You’re All Done

Now just sit back and enjoy these beautiful plants!

Hardy Banana Spring Preparation - Complete

Hardy Banana Spring Preparation – Complete


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Raspberry Pruning Basics | Spring Raspberry Pruning | Rubus idaeus

Raspberry Pruning Basics | Spring Raspberry Pruning | Rubus idaeus

Raspberry Pruning Basics - Start

Raspberry Pruning Basics – Start

This post is about Raspberry Pruning Basics | Spring Raspberry Pruning | Rubus idaeus.  We first go over the different type of canes, then we get into the actual pruning.


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Red raspberry with a botanical name of Rubus idaeus and sometimes called European raspberry is the common red-fruited species that you throughout Europe and Asia.  It is also the common type you find in North America even though the North American native variety is Rubus strigosus.

The Basics

In order to properly prune raspberry plants, you must understand the different canes so you know which ones to prune when.

Canes

Raspberries have perennial root systems and biennial canes. The first-year cane is a primocane.  The next year that cane is called a floricane and the year following that, the cane dies and can be completely removed.  An established raspberry bush will have all three types of canes.  This year’s new canes will be primocane, which will be next year’s floricane, but you will have new canes next year that will be that year’s primocane as well.

Primocane

The primocane are the first year’s growth. These canes do not have lateral branches and usually grow four to eight feet tall. Unless you have a variety referred to as “ever-beaing” these canes will not product fruit.  If you do have an everbearing variety, your raspberry bush will give you two fruitings – one on the floricane in the summer and one on the primocane in late summer into the fall.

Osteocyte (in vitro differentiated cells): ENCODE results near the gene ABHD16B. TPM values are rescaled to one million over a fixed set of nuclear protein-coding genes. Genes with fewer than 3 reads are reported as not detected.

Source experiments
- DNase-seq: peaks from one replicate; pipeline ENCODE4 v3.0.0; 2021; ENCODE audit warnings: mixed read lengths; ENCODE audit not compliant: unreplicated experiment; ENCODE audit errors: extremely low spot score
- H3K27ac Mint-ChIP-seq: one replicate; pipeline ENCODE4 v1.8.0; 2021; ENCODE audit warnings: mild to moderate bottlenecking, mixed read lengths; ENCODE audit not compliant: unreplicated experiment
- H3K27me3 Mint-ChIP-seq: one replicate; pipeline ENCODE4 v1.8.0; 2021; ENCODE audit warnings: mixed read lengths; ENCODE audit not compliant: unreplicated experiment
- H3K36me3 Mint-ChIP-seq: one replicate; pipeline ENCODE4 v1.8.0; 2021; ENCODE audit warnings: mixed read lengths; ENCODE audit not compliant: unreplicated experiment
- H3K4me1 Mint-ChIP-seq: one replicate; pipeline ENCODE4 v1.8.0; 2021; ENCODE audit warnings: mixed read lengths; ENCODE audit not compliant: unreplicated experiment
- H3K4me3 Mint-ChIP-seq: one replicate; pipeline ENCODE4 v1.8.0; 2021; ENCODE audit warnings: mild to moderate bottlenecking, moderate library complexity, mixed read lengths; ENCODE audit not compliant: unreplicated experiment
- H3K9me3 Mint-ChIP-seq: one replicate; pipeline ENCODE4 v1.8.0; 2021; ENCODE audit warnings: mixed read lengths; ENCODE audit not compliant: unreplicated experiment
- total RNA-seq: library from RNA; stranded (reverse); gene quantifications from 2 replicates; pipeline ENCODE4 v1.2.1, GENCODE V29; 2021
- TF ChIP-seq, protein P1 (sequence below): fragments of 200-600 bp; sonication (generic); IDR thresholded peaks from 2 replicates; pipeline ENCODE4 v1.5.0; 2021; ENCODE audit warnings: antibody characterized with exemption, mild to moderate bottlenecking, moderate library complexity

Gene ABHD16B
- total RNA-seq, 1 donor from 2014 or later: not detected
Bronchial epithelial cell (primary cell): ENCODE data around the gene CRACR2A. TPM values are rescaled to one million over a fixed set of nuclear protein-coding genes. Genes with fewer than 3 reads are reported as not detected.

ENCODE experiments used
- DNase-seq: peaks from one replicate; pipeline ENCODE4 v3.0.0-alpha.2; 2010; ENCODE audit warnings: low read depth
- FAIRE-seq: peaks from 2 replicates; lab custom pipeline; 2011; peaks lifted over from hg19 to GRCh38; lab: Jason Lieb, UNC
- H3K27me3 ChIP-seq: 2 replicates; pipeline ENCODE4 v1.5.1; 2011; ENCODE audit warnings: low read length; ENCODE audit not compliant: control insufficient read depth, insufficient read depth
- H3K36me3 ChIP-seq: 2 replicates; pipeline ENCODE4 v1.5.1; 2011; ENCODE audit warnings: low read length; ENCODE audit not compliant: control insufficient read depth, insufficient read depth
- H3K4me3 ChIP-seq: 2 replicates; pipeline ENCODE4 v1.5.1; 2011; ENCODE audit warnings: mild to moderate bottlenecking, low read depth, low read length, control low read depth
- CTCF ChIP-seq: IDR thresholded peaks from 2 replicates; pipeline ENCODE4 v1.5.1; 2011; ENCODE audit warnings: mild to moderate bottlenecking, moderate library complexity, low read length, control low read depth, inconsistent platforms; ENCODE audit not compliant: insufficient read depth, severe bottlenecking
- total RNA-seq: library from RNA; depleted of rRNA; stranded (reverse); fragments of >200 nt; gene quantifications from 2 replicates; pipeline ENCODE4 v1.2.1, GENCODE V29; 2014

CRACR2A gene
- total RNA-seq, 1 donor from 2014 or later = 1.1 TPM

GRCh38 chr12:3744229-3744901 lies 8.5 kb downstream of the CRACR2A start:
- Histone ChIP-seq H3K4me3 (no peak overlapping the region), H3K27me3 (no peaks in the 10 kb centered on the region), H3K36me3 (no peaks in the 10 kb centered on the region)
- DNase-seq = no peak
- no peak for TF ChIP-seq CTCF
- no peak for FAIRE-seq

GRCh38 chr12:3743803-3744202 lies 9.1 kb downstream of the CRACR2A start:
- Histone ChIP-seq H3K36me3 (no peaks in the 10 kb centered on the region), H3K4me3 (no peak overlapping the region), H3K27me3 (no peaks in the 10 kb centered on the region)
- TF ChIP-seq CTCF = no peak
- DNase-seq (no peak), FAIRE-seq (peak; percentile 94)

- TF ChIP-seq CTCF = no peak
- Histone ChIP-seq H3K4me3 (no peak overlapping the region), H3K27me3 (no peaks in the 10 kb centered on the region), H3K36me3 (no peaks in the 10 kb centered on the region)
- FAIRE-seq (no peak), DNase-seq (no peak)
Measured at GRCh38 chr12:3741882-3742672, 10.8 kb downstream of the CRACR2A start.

Floricane

The floricane is what the cane is called in the second year.  It will not grow taller, but will grow lateral shoots.  The canes have will have short shoots called raceme that will have flowers on them in late spring to early summer and will produce fruit, usually in mid-summer, but some do produce in late summer.

Spent Floricane

The dead wood, also known as spent floricanes, are last year’s floricanes.  They will have a grayish, dead look to them and will have dead lateral shoots on them.

Raspberry Pruning Basics - Spent Floricane

Raspberry Pruning Basics – Spent Floricane

Pruning

You will be pruning in the mid-winter or very early spring.  Because of this, you will not have to worry about primocane.  Primocane have not come up yet.  All you have on your bush right now are floricane or dead canes.  This makes things easy.

Floricane Pruning